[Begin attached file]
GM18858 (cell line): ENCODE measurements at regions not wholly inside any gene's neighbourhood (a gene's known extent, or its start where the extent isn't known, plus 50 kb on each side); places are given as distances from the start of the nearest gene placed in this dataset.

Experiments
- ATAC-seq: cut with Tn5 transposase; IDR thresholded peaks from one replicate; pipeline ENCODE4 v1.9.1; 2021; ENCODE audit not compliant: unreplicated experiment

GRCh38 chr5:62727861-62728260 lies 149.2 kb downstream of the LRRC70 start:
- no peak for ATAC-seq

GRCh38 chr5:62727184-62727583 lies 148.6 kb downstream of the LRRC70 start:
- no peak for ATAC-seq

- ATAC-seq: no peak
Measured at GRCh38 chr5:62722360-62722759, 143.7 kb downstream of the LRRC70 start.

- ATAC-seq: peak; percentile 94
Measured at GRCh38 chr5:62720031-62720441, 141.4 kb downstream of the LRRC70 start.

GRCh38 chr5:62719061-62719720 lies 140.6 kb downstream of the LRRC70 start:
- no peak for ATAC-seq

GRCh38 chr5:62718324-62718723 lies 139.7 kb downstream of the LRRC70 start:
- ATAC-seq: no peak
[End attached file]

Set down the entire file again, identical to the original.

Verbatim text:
GM18858 (cell line): ENCODE measurements at regions not wholly inside any gene's neighbourhood (a gene's known extent, or its start where the extent isn't known, plus 50 kb on each side); places are given as distances from the start of the nearest gene placed in this dataset.

Experiments
- ATAC-seq: cut with Tn5 transposase; IDR thresholded peaks from one replicate; pipeline ENCODE4 v1.9.1; 2021; ENCODE audit not compliant: unreplicated experiment

GRCh38 chr5:62727861-62728260 lies 149.2 kb downstream of the LRRC70 start:
- no peak for ATAC-seq

GRCh38 chr5:62727184-62727583 lies 148.6 kb downstream of the LRRC70 start:
- no peak for ATAC-seq

- ATAC-seq: no peak
Measured at GRCh38 chr5:62722360-62722759, 143.7 kb downstream of the LRRC70 start.

- ATAC-seq: peak; percentile 94
Measured at GRCh38 chr5:62720031-62720441, 141.4 kb downstream of the LRRC70 start.

GRCh38 chr5:62719061-62719720 lies 140.6 kb downstream of the LRRC70 start:
- no peak for ATAC-seq

GRCh38 chr5:62718324-62718723 lies 139.7 kb downstream of the LRRC70 start:
- ATAC-seq: no peak